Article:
TMG-L ArchivesArchiver > TMG > 2003-01 > 1043887341
From: Lee Hoffman <>
Subject: Re: [TMG] How to cite another researcher's work?
Date: Wed, 29 Jan 2003 19:42:21 -0500
>First, I am considering citing this source as a "research report", since
>nothing else in the
>Mills categories really fits. Is there a better category available?
I agree that "Research Report" is a good choice. Others that you might
consider are: "Diary or Journal", "Dissertation", or "Unpublished
>Second, how should I cite the source as I key data into TMG? There are
>nearly 500 names here, and if I only cite each birth, marriage, and death
>there will be 1500 references to this source. That seems to be
>repetitious to the point of over kill.
But if you don't do that and later, after adding many other pieces of
information to these and others, how will you know where you obtained this
information? Also if you happen to print a small report on just a
sub-group of this which may or may not include others that are not now in
this group how will you know where you obtained any one piece of the
information in the report.
>What would be the downside of attaching a citation to each name tag? I'm
>thinking of a footnote or endnote that would read something like "All
>vital data for P1 from " It is very unlikely that I will ever go the the
>trouble to duplicate all this research and come up with sources of my own.
I have a similar situation in that I received a cousin's research and
entered it. Now years later without the individual source citations for
each piece of information I would not know where I obtained the
information. This is especially true in that I have added other data to
these persons. Some was duplicative and I just entered the new source. In
other cases, the data was contradictory and required some research to
ensure the correct data was marked as Primary and the other marked as
A big reason for wanting to know the source is to re-check my data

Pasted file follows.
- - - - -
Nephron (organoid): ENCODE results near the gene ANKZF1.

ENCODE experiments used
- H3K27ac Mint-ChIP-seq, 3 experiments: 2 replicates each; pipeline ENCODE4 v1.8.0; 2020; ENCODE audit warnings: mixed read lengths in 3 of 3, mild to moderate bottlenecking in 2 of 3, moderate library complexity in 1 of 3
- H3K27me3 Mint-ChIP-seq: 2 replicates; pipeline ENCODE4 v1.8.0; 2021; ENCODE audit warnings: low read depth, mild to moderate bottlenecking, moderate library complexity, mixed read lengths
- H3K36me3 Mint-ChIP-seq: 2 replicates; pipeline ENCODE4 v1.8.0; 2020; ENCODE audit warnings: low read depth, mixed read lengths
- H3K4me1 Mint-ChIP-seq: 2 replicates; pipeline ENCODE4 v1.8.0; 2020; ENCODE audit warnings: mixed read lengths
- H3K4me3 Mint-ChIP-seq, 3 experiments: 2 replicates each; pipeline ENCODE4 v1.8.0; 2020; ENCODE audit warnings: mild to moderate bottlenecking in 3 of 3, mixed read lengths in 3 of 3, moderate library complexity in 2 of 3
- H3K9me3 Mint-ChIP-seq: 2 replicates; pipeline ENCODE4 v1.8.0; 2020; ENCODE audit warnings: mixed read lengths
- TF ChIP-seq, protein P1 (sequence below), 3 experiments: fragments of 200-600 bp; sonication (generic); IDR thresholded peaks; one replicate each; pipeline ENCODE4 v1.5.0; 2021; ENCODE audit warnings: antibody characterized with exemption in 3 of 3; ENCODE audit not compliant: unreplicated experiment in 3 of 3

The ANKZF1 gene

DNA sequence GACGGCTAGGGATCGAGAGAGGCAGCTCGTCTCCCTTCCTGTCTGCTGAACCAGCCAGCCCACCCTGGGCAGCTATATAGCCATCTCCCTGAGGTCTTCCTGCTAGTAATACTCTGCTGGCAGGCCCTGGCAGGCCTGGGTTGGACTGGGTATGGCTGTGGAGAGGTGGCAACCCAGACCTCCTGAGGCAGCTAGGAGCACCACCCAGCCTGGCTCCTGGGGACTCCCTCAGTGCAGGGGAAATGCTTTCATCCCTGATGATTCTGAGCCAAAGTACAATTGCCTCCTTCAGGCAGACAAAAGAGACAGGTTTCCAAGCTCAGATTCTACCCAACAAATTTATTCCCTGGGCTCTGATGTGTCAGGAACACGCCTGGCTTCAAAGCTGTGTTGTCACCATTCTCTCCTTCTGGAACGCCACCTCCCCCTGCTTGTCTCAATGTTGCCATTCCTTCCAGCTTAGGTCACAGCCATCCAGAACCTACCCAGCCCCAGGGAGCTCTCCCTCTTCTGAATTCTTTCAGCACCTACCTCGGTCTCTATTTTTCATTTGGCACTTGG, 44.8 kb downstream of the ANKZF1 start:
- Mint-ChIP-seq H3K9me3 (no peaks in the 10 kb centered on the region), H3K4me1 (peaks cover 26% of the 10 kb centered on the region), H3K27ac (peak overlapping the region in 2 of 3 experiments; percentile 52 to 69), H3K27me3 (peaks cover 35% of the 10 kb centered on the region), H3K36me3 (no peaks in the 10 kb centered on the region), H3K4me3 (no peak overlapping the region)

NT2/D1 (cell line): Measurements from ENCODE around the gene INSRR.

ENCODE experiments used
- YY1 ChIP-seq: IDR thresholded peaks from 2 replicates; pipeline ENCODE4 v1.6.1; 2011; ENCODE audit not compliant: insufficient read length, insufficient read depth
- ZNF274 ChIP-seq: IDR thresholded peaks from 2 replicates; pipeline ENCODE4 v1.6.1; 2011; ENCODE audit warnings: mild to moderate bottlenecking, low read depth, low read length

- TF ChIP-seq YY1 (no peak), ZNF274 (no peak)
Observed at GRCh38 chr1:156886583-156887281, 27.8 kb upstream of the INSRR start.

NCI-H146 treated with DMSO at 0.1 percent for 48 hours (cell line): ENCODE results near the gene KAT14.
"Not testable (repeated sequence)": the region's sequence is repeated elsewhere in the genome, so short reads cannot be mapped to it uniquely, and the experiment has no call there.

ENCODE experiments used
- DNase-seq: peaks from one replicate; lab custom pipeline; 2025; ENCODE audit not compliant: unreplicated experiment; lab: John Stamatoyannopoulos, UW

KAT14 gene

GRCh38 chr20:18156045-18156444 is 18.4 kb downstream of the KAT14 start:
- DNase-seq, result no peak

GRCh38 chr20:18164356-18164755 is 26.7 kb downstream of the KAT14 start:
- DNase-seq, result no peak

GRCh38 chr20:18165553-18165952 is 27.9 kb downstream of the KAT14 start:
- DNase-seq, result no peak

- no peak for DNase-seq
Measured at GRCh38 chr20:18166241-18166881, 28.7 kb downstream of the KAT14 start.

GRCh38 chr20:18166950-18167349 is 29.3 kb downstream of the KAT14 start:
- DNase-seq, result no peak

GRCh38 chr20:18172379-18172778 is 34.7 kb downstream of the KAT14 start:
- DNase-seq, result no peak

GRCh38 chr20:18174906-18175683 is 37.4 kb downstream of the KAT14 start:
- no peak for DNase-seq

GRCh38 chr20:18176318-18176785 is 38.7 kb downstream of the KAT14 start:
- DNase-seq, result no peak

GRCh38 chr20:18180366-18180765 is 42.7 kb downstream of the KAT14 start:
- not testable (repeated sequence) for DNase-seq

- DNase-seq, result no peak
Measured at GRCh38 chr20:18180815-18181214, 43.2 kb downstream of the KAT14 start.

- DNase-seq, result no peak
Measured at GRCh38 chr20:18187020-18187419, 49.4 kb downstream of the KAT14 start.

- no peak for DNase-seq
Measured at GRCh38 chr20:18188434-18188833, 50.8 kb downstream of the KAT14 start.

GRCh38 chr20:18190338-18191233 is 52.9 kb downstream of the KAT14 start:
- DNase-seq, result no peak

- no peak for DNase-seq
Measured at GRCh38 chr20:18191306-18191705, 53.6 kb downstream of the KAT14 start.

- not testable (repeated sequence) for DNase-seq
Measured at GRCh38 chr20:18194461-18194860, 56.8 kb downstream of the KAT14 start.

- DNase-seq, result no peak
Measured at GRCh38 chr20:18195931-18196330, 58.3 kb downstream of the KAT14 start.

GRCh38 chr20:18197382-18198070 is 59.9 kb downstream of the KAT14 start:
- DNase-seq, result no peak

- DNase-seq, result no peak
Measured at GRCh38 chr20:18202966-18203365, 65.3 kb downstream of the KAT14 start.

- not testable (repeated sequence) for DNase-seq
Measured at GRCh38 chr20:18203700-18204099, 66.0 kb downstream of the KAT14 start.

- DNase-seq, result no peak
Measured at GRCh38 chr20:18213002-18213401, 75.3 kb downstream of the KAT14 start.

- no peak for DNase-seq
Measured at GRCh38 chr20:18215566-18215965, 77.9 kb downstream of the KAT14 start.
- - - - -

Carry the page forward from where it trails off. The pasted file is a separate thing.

entry. Did I enter the data correctly? In the majority of cases I
did. But there have been a few typographical errors and without knowing
the source I could not go back and re-check myself.
While I may not do a lot of research on a specific branch, I may get a
query asking if I have any information. If I do, I can tell them yes and
where I obtained the data. If I just mark the name only with the general
source that does not mean that all the data came from that source. Only by
noting the source of each specific piece of information can I know where it
>As for the reliability of the data, his sources are not cited, but from
>his cover letter it is
>obvious that he used a lot of primary sources, and, in addition to that,
>he is a member of this family and still lives where most of the family has
>remained for over 150 years. In the few cases where our research has
>overlapped, we are in complete agreement.
I would probably give this source a default surety of either "1" or
"2". The lower Surety is probably the more correct one. But if I a lot
of confidence in the source (e.g., the person) I may raise that on an
overall basis. But I look at each piece of information separately and ask
how reliable it is and thus assign the Surety based on that evaluation and
try to ignore my thoughts about the overall reliability except in a
Hope this helps -
TMG Tips: <http://www.tmgtips.com>
My website: <http://www.tmgtips.com/lhoffman>
A user of the best genealogy program, The Master Genealogist (TMG)
|Re: [TMG] How to cite another researcher's work? by Lee Hoffman <>|